With the contribution of the LIFE programme of the European Union - LIFE14 ENV/GR/000611
Urban European Initiative: urban mobility projects
After a competitive process that saw 206 proposals submitted in April 2017 from across 21 EU Member States, 16 urban authorities will have the opportunity to experiment bold and innovative solutions to tackle the challenges linked to the circular economy, the integration of migrants and refugees and urban mobility.
In specific, five cities will contribute to the topic of urban mobility. The City of Albertslund will test autonomous shuttle buses as a solution for the first and last mile mobility gap. During testing, the design of Control systems, overall feasibility in different urban environments and the collection on feedback on scheduling, routes communication will be made. In Ghent, the City will harmonise mobility between different modes as well as inform citizens on sustainable alternatives to move around the City. It will aim to organise traffic management as a service without investing in expensive hardware. The City of Lahti will experiment with a Personal Carbon Trading Scheme to promote sustainable and low-carbon urban mobility by promoting and rewarding behavioural changes. Last but not least, two projects will look at congestion and commuter patterns. The City of Szeged aims to combine employer mobility pledges with data driven intelligent transport system. The City of Toulouse on the other hand will tackle poor accessibility to major employment areas by creating a partnership in order to change commuters travel patterns and habits. A combination of actions will be put in place including a new urban mobility collaborative management system, a digital platform to measure the impact of the measures that will feed into the decision making process based on real time data, new ways of working and new infrastructure (autonomous vehicles).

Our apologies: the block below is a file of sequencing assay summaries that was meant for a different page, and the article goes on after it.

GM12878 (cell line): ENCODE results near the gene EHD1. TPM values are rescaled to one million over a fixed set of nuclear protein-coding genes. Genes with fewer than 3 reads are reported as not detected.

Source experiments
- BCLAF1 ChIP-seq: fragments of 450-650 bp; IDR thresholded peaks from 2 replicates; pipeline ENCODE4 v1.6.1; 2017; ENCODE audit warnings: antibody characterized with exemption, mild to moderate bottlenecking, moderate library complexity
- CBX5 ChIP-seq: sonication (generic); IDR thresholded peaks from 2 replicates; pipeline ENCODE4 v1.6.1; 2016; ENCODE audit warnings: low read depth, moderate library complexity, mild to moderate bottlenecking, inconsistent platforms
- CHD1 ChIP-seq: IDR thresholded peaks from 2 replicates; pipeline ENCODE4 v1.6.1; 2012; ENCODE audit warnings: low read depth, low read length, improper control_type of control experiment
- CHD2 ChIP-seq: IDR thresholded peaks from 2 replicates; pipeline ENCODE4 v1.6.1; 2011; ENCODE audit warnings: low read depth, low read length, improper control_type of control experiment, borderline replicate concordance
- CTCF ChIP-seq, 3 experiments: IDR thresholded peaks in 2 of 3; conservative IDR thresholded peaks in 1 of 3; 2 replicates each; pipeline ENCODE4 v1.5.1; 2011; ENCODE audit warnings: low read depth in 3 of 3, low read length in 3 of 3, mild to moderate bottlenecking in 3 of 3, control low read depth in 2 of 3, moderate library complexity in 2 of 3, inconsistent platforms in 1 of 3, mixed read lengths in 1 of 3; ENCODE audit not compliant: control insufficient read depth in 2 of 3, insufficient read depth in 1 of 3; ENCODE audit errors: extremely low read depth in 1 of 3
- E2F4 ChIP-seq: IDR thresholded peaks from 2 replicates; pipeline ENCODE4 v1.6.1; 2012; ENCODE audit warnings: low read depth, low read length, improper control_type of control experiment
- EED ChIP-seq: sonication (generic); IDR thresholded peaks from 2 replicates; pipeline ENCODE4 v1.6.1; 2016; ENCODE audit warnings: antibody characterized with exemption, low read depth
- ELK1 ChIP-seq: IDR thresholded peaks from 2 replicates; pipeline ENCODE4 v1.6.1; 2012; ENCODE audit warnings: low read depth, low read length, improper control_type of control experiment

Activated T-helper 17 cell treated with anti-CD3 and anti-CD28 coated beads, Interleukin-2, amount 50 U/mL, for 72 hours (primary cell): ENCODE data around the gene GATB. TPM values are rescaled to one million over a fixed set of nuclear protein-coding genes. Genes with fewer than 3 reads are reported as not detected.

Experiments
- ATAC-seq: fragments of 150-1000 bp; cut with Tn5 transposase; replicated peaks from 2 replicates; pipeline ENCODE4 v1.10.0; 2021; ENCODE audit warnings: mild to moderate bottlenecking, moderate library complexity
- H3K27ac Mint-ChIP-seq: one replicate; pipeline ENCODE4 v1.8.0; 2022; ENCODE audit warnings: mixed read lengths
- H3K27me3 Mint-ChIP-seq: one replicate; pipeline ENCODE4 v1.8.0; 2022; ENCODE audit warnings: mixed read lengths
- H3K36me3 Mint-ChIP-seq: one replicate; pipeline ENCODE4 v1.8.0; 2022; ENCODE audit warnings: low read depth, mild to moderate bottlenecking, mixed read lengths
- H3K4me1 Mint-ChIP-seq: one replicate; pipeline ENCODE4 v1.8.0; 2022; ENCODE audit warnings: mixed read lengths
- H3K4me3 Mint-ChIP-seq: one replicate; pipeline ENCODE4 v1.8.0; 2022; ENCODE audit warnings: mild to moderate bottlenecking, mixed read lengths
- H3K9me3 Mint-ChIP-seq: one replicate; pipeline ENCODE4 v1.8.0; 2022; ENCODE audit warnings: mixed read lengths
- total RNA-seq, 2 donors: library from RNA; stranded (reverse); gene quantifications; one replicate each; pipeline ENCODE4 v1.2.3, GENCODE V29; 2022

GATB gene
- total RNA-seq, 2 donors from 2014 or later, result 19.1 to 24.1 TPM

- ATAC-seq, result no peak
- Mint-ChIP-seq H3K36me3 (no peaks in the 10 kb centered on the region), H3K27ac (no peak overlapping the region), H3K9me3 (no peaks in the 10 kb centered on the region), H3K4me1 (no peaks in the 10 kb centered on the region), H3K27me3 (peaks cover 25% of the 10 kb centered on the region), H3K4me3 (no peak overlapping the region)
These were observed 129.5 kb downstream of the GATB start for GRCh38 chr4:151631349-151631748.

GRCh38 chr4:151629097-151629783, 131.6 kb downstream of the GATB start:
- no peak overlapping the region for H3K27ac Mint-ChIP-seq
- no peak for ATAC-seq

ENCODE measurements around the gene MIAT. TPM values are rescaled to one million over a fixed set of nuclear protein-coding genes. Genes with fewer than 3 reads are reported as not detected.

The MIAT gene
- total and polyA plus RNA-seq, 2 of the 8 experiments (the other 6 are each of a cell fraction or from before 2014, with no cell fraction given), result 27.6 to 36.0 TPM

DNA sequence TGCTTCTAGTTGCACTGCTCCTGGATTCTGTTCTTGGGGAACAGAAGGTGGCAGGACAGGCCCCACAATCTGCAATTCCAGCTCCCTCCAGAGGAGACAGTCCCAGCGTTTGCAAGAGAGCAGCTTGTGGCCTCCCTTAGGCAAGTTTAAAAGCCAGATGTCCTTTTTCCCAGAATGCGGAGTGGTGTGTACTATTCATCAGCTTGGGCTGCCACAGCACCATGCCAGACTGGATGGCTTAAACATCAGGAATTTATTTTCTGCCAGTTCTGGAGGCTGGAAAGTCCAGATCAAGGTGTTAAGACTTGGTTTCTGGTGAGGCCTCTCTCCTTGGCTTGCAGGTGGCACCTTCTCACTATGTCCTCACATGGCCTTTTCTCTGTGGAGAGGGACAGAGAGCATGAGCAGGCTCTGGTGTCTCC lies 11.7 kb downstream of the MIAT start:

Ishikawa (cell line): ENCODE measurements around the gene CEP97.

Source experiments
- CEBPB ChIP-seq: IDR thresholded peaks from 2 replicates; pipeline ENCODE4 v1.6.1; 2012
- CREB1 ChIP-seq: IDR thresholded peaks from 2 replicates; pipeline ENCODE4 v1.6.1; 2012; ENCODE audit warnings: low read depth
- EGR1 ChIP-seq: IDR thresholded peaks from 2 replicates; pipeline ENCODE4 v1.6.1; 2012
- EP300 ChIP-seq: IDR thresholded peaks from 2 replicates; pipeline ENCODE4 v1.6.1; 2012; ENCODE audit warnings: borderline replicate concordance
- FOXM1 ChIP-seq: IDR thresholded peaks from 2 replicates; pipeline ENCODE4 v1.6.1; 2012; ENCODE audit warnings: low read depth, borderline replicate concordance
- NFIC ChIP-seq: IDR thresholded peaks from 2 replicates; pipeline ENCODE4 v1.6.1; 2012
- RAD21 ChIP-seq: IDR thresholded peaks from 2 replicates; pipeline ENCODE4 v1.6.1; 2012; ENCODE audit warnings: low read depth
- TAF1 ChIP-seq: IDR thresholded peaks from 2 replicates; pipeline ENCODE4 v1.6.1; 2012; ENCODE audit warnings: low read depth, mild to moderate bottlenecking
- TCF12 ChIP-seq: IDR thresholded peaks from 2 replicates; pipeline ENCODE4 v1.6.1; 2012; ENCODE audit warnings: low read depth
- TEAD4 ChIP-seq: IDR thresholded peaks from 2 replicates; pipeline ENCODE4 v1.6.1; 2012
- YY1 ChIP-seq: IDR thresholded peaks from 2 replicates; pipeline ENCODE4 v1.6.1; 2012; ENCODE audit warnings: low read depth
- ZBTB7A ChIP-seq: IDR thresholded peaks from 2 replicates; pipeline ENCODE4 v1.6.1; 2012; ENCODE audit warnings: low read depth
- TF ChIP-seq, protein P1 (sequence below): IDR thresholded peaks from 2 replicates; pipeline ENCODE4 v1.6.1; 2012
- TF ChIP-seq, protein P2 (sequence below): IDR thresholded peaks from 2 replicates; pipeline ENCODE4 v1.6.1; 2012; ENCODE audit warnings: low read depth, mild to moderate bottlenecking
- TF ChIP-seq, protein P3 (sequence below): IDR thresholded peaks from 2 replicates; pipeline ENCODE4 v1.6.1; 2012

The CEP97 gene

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The LIFE GYM [LIFE14 ENV/GR/000611] project is co-funded by the LIFE programme, the EU financial instrument for the environment.
The sole responsibility for the content of this report lies with the authors. It does not necessarily reflect the opinion of the European Union. Neither the EASME nor the European Commission are responsible for any use that may be made of the information contained therein.
Start Date: 15 September 2015 – Duration: 35 months